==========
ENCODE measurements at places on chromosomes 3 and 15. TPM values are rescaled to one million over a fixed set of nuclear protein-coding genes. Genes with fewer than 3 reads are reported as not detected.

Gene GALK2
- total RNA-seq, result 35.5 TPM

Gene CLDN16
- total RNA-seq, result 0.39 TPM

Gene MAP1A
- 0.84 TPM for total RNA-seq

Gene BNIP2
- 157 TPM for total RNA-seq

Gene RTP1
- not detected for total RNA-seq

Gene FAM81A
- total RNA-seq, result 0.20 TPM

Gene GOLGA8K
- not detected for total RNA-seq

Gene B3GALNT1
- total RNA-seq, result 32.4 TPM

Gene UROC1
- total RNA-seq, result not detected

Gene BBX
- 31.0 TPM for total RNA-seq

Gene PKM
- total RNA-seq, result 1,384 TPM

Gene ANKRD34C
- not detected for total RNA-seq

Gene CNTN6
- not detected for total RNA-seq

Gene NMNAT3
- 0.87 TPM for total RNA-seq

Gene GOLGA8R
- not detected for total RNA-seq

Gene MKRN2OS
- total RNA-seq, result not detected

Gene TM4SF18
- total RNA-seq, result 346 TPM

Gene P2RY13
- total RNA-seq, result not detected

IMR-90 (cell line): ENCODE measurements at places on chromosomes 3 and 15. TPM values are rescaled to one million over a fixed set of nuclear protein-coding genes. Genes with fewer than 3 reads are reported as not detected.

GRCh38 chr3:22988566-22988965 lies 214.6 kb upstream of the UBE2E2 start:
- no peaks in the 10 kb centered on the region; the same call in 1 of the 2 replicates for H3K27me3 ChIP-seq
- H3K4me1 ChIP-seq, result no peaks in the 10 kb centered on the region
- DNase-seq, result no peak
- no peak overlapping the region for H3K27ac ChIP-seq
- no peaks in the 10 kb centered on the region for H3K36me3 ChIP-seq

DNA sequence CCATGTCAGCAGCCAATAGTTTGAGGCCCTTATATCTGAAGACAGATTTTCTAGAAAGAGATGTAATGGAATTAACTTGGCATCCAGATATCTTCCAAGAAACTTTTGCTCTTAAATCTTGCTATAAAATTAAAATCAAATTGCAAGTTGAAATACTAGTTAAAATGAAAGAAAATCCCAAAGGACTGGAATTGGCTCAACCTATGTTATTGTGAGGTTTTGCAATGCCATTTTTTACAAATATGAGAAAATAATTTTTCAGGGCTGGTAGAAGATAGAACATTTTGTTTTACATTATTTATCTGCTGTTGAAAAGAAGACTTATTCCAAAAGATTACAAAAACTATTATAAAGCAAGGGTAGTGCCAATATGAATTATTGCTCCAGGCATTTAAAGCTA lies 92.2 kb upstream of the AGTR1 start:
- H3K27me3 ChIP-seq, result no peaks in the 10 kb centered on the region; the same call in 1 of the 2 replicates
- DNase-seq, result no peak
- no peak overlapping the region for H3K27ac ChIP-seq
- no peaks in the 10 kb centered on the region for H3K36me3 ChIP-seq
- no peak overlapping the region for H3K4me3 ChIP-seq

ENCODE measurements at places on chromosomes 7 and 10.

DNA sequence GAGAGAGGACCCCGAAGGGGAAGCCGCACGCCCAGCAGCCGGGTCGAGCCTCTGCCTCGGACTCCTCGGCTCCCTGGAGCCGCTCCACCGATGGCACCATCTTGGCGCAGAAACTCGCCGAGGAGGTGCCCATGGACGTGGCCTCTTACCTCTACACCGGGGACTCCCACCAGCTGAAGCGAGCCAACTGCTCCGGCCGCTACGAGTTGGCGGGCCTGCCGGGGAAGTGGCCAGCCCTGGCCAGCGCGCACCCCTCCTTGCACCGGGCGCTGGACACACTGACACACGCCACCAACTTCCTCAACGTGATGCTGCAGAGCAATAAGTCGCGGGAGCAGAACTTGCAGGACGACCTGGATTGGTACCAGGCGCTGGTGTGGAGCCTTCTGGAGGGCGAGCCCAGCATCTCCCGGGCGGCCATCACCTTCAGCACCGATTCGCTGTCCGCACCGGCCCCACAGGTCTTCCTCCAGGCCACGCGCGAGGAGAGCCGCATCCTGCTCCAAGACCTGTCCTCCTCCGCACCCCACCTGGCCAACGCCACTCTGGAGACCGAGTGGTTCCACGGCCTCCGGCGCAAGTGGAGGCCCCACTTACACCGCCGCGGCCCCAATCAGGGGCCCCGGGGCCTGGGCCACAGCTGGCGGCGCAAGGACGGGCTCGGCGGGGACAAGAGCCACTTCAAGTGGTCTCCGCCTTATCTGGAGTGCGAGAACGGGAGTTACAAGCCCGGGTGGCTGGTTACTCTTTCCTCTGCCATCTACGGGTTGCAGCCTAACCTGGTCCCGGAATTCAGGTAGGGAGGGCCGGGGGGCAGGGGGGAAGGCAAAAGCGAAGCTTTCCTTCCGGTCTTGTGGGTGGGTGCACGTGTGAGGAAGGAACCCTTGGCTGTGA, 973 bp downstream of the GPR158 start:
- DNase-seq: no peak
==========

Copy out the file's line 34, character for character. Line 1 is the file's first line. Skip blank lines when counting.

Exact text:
Gene TM4SF18